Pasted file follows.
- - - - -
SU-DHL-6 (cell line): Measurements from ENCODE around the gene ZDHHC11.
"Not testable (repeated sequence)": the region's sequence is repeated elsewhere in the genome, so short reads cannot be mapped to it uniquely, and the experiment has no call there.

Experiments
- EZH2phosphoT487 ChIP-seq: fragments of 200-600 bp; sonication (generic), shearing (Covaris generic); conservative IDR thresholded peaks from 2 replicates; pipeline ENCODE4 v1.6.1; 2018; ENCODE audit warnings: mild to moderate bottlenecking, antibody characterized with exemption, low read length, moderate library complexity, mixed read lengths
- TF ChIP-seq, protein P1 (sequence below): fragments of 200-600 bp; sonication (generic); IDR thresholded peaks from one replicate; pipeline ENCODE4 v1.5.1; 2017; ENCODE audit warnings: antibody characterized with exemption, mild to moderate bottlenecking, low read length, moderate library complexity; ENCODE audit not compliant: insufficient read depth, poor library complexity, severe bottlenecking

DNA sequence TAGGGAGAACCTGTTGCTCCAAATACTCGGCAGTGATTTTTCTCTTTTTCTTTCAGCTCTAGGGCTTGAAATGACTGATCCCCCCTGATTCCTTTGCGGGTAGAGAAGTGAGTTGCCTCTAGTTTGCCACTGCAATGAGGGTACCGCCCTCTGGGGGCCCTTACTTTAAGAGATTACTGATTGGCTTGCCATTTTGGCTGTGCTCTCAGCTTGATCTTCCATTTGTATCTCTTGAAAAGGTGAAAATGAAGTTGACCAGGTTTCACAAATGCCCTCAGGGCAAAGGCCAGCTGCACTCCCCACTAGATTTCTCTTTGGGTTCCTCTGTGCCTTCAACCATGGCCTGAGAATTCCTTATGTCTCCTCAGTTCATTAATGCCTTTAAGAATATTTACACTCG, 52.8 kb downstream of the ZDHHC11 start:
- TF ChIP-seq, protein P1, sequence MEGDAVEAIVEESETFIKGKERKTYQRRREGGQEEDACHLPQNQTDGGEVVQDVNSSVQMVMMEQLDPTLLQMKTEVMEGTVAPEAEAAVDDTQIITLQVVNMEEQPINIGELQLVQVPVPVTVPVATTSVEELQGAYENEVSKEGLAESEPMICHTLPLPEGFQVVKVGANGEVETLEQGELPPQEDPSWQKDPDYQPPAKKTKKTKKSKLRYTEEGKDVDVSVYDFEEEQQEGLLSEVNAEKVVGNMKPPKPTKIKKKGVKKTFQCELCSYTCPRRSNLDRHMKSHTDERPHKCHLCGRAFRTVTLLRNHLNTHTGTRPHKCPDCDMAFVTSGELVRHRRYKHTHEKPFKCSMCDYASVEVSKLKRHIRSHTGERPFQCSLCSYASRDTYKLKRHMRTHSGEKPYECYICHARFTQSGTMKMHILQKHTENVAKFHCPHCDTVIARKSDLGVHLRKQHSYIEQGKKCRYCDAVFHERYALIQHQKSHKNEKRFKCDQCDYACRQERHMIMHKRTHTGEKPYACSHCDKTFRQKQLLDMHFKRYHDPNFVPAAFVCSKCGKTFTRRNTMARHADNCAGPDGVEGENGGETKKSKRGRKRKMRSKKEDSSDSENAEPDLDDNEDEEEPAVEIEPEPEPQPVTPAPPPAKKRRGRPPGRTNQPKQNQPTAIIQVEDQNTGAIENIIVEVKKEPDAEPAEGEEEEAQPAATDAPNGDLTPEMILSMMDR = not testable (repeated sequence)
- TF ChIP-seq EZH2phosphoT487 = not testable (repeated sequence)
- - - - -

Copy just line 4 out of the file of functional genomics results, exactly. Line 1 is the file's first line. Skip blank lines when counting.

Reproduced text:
- EZH2phosphoT487 ChIP-seq: fragments of 200-600 bp; sonication (generic), shearing (Covaris generic); conservative IDR thresholded peaks from 2 replicates; pipeline ENCODE4 v1.6.1; 2018; ENCODE audit warnings: mild to moderate bottlenecking, antibody characterized with exemption, low read length, moderate library complexity, mixed read lengths